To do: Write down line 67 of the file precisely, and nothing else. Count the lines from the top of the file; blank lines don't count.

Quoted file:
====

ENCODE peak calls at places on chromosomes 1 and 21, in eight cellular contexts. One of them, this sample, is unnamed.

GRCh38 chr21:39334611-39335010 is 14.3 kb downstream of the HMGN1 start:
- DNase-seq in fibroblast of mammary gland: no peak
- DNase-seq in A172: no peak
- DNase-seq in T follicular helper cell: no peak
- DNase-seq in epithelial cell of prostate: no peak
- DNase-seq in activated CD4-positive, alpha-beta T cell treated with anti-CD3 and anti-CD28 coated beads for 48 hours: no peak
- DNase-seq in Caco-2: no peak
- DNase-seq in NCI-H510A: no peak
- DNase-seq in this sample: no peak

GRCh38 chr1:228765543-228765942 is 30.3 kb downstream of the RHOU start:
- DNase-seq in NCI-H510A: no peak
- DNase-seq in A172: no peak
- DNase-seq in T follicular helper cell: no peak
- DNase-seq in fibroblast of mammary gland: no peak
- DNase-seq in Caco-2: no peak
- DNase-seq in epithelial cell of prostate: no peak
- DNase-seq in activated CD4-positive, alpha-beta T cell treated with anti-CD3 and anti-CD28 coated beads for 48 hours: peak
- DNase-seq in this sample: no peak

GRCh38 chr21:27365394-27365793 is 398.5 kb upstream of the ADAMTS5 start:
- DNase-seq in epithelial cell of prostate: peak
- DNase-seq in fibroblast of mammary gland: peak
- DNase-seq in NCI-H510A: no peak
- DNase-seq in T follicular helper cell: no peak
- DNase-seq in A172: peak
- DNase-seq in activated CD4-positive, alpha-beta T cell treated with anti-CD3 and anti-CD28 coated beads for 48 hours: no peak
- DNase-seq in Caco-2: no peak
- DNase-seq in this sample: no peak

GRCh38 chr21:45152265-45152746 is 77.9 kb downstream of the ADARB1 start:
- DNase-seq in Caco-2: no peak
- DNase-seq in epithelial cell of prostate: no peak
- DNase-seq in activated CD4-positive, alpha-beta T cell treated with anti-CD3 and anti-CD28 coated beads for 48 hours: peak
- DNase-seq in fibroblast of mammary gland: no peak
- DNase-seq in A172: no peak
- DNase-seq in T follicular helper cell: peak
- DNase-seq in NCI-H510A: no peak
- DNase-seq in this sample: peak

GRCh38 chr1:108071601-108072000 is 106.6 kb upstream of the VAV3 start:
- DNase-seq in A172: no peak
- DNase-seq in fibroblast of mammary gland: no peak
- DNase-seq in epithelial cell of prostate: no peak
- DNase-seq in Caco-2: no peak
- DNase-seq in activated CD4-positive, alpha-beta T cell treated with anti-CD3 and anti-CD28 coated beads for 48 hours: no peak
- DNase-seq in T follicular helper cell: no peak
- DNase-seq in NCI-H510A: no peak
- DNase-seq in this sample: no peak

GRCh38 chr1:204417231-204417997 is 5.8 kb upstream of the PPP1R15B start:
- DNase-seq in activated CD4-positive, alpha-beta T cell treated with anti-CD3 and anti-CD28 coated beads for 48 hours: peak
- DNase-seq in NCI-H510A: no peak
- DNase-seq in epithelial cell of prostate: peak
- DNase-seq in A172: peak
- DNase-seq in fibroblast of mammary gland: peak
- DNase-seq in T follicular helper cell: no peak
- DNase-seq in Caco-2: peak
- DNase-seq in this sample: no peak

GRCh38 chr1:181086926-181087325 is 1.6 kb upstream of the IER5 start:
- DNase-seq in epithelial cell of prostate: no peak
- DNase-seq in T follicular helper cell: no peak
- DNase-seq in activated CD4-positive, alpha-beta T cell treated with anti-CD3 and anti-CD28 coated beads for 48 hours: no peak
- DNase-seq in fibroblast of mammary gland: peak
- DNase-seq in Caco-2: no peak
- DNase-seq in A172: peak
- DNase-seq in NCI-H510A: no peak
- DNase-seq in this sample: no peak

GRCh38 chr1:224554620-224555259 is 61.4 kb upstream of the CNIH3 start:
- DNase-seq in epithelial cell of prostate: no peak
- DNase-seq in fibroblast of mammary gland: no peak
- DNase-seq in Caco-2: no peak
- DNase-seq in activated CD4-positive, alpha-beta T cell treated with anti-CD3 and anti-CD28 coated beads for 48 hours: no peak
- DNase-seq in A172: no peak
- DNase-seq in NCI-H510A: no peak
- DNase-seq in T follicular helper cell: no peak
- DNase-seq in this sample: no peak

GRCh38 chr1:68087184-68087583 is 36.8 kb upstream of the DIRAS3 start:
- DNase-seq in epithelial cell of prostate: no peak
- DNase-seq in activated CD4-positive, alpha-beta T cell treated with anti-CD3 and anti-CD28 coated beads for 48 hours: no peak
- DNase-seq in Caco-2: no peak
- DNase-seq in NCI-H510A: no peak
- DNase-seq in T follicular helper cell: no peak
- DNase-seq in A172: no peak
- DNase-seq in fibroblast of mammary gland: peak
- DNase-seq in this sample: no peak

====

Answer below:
- DNase-seq in fibroblast of mammary gland: no peak